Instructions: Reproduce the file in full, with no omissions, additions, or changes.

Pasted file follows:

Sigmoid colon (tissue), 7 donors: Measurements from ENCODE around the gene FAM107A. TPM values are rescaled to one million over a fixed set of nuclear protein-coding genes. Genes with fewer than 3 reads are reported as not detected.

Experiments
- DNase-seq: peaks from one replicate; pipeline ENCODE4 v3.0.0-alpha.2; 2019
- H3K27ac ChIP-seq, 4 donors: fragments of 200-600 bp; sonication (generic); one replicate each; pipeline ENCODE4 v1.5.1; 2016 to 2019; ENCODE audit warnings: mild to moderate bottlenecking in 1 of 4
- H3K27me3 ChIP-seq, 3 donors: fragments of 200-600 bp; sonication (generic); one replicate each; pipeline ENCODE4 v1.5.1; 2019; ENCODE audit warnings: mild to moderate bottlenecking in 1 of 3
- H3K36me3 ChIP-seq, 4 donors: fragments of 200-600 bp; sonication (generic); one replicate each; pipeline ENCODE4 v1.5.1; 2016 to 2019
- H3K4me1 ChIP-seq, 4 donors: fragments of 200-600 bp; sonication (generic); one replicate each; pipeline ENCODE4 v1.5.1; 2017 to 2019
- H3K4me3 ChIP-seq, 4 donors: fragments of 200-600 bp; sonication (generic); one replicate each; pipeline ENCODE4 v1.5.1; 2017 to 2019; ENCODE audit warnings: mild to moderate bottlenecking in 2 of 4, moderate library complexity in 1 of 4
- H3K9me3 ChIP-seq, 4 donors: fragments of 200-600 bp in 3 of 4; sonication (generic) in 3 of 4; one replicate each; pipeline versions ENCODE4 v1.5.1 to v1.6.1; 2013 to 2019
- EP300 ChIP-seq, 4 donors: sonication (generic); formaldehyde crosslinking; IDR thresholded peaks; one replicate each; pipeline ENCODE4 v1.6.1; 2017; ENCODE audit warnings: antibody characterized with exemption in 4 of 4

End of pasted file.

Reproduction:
Sigmoid colon (tissue), 7 donors: Measurements from ENCODE around the gene FAM107A. TPM values are rescaled to one million over a fixed set of nuclear protein-coding genes. Genes with fewer than 3 reads are reported as not detected.

Experiments
- DNase-seq: peaks from one replicate; pipeline ENCODE4 v3.0.0-alpha.2; 2019
- H3K27ac ChIP-seq, 4 donors: fragments of 200-600 bp; sonication (generic); one replicate each; pipeline ENCODE4 v1.5.1; 2016 to 2019; ENCODE audit warnings: mild to moderate bottlenecking in 1 of 4
- H3K27me3 ChIP-seq, 3 donors: fragments of 200-600 bp; sonication (generic); one replicate each; pipeline ENCODE4 v1.5.1; 2019; ENCODE audit warnings: mild to moderate bottlenecking in 1 of 3
- H3K36me3 ChIP-seq, 4 donors: fragments of 200-600 bp; sonication (generic); one replicate each; pipeline ENCODE4 v1.5.1; 2016 to 2019
- H3K4me1 ChIP-seq, 4 donors: fragments of 200-600 bp; sonication (generic); one replicate each; pipeline ENCODE4 v1.5.1; 2017 to 2019
- H3K4me3 ChIP-seq, 4 donors: fragments of 200-600 bp; sonication (generic); one replicate each; pipeline ENCODE4 v1.5.1; 2017 to 2019; ENCODE audit warnings: mild to moderate bottlenecking in 2 of 4, moderate library complexity in 1 of 4
- H3K9me3 ChIP-seq, 4 donors: fragments of 200-600 bp in 3 of 4; sonication (generic) in 3 of 4; one replicate each; pipeline versions ENCODE4 v1.5.1 to v1.6.1; 2013 to 2019
- EP300 ChIP-seq, 4 donors: sonication (generic); formaldehyde crosslinking; IDR thresholded peaks; one replicate each; pipeline ENCODE4 v1.6.1; 2017; ENCODE audit warnings: antibody characterized with exemption in 4 of 4